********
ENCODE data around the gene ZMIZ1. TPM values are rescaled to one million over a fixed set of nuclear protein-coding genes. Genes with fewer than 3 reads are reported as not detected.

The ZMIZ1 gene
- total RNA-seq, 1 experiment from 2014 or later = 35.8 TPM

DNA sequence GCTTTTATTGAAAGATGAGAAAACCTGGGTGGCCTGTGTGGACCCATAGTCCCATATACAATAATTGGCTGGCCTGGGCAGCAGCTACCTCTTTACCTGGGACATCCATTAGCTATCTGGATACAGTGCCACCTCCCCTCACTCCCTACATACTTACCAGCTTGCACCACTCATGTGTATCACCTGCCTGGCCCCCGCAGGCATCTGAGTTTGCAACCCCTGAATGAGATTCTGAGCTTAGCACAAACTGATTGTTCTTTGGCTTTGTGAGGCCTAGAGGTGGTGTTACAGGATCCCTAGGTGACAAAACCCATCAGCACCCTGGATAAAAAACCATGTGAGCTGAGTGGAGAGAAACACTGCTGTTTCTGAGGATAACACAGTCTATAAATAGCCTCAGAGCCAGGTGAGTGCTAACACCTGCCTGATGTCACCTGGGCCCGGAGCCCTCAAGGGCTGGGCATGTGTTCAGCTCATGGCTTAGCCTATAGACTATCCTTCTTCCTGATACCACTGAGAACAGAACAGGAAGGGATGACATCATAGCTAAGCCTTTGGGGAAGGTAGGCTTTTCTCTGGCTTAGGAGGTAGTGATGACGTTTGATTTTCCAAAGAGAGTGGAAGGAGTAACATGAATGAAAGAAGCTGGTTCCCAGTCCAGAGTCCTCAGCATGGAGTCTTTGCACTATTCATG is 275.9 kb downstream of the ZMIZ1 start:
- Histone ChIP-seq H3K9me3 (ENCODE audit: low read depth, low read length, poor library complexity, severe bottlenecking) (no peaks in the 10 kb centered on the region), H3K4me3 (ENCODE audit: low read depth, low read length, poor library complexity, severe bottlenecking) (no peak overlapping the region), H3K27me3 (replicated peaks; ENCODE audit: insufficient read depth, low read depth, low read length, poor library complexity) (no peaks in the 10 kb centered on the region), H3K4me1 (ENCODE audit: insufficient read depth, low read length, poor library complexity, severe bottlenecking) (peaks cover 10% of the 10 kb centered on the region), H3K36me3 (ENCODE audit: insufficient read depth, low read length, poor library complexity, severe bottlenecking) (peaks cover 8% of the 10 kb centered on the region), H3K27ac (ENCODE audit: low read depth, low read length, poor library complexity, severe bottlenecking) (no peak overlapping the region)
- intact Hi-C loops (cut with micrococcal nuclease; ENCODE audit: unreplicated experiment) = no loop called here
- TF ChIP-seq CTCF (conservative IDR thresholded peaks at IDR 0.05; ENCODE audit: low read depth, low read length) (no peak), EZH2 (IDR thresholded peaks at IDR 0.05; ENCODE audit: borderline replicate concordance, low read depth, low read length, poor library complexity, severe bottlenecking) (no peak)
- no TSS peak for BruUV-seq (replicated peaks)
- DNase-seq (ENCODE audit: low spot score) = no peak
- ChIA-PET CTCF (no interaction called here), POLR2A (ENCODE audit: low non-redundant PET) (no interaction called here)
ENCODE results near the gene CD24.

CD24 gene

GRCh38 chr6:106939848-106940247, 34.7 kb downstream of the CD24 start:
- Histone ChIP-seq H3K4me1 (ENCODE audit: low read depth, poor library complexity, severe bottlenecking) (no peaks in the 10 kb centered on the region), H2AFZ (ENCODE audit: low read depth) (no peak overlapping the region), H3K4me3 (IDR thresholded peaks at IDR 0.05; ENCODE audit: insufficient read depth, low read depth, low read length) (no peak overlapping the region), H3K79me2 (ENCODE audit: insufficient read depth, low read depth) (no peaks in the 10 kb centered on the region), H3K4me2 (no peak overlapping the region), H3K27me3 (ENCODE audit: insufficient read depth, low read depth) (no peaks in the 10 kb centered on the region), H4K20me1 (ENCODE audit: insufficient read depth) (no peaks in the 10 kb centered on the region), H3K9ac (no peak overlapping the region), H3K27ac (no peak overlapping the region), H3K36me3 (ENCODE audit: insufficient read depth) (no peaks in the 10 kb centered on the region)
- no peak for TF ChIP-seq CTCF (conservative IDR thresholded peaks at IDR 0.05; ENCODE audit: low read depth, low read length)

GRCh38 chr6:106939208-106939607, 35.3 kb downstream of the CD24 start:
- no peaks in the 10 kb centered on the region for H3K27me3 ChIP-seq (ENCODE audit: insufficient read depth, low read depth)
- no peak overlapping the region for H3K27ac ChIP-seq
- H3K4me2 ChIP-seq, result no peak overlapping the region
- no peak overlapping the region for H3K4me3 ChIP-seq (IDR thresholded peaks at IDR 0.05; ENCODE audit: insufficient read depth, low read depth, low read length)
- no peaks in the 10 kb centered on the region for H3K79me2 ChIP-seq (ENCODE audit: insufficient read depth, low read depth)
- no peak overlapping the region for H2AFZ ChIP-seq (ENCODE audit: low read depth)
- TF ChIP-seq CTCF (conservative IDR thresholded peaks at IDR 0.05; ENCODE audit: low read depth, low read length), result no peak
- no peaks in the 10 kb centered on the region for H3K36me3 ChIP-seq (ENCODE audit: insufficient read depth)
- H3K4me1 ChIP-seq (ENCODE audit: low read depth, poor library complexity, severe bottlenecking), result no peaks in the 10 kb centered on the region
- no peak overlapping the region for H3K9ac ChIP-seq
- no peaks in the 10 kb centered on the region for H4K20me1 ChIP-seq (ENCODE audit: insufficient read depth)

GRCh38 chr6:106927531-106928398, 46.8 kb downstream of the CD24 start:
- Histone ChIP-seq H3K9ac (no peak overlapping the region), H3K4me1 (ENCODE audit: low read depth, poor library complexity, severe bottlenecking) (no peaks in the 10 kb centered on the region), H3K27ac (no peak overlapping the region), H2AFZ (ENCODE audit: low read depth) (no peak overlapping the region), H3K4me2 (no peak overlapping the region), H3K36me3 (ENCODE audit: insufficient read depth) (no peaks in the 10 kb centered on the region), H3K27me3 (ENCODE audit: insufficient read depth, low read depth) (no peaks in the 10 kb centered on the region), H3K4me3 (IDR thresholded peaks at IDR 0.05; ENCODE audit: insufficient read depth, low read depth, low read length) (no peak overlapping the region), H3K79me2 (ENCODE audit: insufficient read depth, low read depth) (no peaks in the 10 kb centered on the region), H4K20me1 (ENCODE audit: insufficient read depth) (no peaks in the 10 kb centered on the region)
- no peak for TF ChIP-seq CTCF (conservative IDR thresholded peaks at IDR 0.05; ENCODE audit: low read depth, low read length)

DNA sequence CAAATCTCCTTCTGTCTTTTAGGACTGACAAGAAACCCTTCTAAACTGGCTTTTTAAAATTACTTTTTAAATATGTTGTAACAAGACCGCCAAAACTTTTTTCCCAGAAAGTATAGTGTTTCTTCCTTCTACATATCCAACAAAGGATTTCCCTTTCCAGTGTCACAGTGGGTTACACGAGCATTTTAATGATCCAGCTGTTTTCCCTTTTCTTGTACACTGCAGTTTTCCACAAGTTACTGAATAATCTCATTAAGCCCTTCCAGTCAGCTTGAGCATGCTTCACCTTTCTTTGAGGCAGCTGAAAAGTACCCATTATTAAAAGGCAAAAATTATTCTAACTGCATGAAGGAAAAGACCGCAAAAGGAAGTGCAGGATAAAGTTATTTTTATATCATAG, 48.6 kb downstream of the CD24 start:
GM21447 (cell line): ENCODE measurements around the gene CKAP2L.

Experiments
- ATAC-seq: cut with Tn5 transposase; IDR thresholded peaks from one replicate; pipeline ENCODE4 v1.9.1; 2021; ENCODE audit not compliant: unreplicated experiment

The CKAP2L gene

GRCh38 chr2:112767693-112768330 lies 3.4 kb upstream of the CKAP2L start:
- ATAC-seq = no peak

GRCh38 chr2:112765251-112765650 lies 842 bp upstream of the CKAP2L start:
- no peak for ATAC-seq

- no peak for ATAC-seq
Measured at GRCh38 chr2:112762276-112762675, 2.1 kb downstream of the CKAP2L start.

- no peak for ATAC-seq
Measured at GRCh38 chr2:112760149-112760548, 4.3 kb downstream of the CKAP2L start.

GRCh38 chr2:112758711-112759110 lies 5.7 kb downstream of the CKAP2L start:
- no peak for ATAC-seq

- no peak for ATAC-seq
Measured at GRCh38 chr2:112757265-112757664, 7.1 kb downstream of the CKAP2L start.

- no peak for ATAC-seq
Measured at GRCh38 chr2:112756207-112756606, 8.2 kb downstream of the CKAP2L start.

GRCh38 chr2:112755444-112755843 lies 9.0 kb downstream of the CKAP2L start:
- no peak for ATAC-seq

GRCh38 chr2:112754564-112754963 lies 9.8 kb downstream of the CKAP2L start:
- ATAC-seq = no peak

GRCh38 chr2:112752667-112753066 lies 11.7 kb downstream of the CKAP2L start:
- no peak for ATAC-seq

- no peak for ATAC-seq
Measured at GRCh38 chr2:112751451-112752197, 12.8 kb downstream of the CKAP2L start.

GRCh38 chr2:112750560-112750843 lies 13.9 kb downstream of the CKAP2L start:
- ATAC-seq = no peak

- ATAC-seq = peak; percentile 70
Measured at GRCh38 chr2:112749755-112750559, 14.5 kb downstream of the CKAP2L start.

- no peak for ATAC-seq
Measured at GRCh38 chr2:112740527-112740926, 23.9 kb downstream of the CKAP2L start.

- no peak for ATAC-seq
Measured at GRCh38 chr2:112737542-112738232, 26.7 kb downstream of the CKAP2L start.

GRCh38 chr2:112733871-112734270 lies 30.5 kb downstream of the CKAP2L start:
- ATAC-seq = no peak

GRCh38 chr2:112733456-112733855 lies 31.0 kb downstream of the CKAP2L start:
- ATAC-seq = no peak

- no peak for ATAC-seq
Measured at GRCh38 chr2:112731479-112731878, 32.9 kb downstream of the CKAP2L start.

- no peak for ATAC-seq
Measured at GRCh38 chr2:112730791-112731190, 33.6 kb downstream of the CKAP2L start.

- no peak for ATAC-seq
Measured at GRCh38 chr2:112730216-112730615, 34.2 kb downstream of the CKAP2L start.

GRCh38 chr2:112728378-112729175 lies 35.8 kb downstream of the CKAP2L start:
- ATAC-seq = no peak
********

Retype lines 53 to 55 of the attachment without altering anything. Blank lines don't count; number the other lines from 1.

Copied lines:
- ATAC-seq = no peak

GRCh38 chr2:112752667-112753066 lies 11.7 kb downstream of the CKAP2L start:
- no peak for ATAC-seq